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Sniffing out explosive material is priority number one at airports around the world. So what better way to go about implementing that task than by utilizing a device that mimics the human nose to literally 'sniff out' would-be terrorists with homemade explosive devices.
The Israeli-developed Mini-Nose is a portable, hand-held, highly-sensitive device which digitally recreates the mammalian olfactory processes for trace and particle detection.
Developed by Herzliya-based Scent Detection Technologies Ltd. (SDT), the Mini-Nose is a two-piece hand-held explosives detector consisting of a sampling unit and an analyzer, and was designed based on specifications provided by security organizations both in Israel and the US, including the Department of Homeland Security and the Pentagon.
"Our novel non-radioactive green technology comprises cutting-edge solutions for transportation security officials who are tasked with daily screening activities in identifying potential threats," said the company's CEO Ofer Bengal.
According to the company's literature, SDT's "sniffer" technology is multi-disciplinary, which digitally recreates the mammalian olfactory process that is used to detect a wide range of substances with great accuracy and speed. It's based on a technology called High-Frequency Quartz Crystal Microbalance (HF-QCM) that, according to the company's Vice President of Business Development Doron Shalom, can sniff out trace levels of explosive chemicals at a lower cost and greater accuracy in comparison to existing explosive trace detection technologies.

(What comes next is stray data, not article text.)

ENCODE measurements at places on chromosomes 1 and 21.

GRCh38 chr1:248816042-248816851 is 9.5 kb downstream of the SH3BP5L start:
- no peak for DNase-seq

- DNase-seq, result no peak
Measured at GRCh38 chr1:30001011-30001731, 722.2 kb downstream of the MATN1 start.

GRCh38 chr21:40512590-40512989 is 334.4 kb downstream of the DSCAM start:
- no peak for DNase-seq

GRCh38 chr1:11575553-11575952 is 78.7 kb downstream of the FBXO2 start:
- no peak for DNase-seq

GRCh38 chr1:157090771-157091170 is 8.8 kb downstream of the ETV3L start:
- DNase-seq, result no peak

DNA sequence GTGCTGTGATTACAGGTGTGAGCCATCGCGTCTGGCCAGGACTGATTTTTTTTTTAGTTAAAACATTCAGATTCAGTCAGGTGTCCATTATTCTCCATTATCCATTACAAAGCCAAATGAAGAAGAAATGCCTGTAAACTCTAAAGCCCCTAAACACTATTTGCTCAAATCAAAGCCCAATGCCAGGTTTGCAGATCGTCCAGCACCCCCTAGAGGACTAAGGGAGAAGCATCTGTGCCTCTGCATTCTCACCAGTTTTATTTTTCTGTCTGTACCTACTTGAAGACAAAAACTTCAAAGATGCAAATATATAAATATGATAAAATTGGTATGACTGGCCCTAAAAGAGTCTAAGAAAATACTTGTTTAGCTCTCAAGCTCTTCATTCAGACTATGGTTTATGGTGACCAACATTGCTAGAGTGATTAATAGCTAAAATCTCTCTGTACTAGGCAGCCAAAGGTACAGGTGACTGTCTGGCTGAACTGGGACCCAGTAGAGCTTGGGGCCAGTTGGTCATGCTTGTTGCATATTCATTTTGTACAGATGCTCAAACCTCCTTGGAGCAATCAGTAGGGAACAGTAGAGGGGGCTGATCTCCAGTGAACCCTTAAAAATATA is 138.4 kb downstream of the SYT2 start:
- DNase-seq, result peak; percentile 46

"When you go through security checkpoints in some locations, you see equipment that may have performed well in the lab, but once deployed on the front lines loses much of its sensitivity and reliability," Shalom said.